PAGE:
Four Canadian companies have been recognized for their innovative approaches to reimagining carbon dioxide (CO2).
Montreal’s Carbicrete, Dartmouth’s CarbonCure, Calgary’s Carbon Upcycling Technologies, and Toronto’s CERT have been named finalists of the Carbon XPRIZE, with each company taking home $500,000 USD apiece for making it to the overall top 10. The other six finalists included companies from the U.K., the U.S., India and China. Canada was by far the most well-represented country out of the finalists.
The 10 companies will now be split into two five-team tracks, with each competing for a $7.5 million grand prize for each track. Overall, the prize pool for the Carbon XPRIZE totals $20 million USD and began way back in 2015.
The goal of the challenge was for each of the potential finalists to prove that they can use carbon exuded from power plants to turn a profit through a number of different ways. The contest was sponsored by NRG Energy and the Canadian Oil Sands Innovation Alliance.
“These teams are showing us amazing examples of carbon conversion and literally reimagining carbon. The diversity of technologies on display is an inspiring vision of a new carbon economy,” said Marcius Extavour, XPRIZE senior director of Energy and Resources and prize lead. “We are trying to reduce CO2 emissions by converting them into useful materials, and do so in an economically sustainable way.”
The challenge now comes down to which of these companies can put their technologies to use in a real-life setting. XPRIZE has set up two separate tracks: the Wyoming track will see five teams, including CarbonCure, demonstrate conversion of CO2 emissions at the Dry Fork Station coal power plant in Gillette, Wyoming. The Alberta track will see the other five teams, including Carbicrete, CERT and Carbon Upcycling, attempt to demonstrate conversion of CO2 emissions at the Shepard Energy Centre natural gas power plant in Calgary, Canada.
CarbonCure retrofits existing concrete plants that allow producers to recycle CO2 during production, creating environmentally-friendly concrete. CERT turns CO2 into fuels and chemical feedstocks, using only water and electricity. Carbicrete helps manufacturers make cement-free, carbon-negative concrete. Carbon Upcycling manufactures CO2-enriched nanomaterials, so companies that produce CO2 waste can sell the byproduct to Carbon Upcycling for reuse.
If it seems like there are a lot of concrete-focused carbon companies, it’s because cement actually accounts for five per cent of the world’s CO2 emissions. There is a lot of innovation possible within the industry.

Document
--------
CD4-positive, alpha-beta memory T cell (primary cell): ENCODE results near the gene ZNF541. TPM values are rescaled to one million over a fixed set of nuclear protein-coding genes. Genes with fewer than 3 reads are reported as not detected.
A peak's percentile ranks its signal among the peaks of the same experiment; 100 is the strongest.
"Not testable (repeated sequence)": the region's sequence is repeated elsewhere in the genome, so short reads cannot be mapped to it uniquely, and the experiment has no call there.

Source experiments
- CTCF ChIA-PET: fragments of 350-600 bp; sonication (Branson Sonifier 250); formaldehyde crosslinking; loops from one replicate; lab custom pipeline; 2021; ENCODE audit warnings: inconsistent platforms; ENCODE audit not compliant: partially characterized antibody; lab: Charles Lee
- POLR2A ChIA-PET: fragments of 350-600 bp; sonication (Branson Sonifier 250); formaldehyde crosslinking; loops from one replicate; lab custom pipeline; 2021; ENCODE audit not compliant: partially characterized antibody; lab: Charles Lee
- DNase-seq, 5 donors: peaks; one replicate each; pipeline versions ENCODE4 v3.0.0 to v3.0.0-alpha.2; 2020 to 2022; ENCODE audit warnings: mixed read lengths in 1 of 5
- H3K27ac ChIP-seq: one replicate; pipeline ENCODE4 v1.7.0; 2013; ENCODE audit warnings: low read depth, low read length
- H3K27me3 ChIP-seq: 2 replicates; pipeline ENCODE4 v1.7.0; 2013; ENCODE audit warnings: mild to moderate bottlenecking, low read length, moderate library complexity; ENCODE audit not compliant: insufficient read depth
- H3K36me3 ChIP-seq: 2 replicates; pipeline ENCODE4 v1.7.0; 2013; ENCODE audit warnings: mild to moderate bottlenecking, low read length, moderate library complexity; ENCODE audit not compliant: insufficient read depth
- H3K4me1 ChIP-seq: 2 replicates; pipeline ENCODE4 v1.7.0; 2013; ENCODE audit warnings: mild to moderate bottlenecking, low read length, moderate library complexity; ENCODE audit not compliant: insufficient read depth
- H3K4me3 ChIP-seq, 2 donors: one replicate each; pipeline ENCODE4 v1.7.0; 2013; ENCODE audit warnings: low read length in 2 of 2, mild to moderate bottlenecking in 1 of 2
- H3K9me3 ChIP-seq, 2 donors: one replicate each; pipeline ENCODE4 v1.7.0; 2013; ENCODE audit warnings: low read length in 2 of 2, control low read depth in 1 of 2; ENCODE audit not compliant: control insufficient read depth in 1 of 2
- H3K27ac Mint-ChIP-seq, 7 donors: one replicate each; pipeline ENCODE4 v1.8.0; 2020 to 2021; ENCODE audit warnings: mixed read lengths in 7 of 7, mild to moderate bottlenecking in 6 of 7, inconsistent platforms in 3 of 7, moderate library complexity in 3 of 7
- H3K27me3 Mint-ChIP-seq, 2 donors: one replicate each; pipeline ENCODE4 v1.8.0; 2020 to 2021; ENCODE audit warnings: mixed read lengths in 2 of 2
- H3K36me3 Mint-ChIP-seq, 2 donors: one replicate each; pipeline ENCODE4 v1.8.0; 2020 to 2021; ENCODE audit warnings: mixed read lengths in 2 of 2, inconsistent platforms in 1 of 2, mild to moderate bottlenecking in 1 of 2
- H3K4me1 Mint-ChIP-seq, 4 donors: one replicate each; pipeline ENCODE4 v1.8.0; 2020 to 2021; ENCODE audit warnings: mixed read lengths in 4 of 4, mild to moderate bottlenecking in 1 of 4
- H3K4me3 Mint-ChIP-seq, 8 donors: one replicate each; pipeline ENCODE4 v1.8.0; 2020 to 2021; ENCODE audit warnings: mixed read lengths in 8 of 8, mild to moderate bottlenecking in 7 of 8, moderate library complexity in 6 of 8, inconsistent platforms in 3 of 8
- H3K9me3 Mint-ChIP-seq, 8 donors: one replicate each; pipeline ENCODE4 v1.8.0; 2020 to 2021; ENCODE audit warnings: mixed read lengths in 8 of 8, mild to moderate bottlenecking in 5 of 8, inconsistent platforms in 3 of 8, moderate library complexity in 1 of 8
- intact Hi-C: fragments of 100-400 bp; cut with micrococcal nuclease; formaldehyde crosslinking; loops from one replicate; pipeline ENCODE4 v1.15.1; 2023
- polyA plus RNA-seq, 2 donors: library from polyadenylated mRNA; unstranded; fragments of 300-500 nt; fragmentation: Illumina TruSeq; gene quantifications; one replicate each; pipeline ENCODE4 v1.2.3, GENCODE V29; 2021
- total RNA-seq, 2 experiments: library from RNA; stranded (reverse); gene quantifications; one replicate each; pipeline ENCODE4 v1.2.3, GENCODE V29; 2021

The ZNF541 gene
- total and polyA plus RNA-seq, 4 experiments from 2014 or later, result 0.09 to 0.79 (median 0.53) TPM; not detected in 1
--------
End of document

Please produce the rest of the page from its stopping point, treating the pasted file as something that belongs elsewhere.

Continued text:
In order to make it to the finals, the 10 companies had to demonstrate their technologies at a pilot location they chose themselves. This took place over a 10 month period, after which the results were audited on how much CO2 the teams converted into products; the economic value, market size, and uptake potential of those products, the overall CO2 footprint of the process, and overall energy efficiency.
For example, a team of XPRIZE judges spent three days with CERT in December 2017, evaluating their technology and data. CERT was able to conduct their XPRIZE round two research through an $833,333 TargetGHG Stream 3 grant, administered by Ontario Centres of Excellence (OCE).
“Ontario congratulates the CERT team as they advance to the finals of the international Carbon XPRIZE,” said Reza Moridi, Minister of Research, Innovation and Science. “This impressive achievement is a testament to Ontario’s cleantech talent and research excellence. This province is proud to have supported CERT’s efforts as we work together to reduce greenhouse gas pollution and create jobs in the cleantech sector.”
The final round will see the remaining 10 companies demonstrating their technology on a scale that is at least 10 times greater than what the previous semifinal requirements called for. The companies will have to use one tonne of CO2 daily and use that to extrude emissions that will become profitable. Though this is a very small percentage of what a typical power plant produces in a day, the competition is more about testing what is possible for the future.
“We’re excited to support these teams as they scale up and start demonstrating under real-world conditions at the industrial test centers. This is the final, most ambitious stage of this prize competition,” said Extavour.
The finals will start in June 2019 and run for eight months, and the final winners will be revealed in March 2020. Some of the companies, including CarbonCure, will relocate to their assigned track for the duration of the finals.
These finalists prove that the cleantech industry in Canada is among the strongest in the world. CarbonCure was previously included on the Cleantech 100 in 2018, and as Canada moves towards phasing out coal, companies like these finalists will move in to replace traditional energy innovators.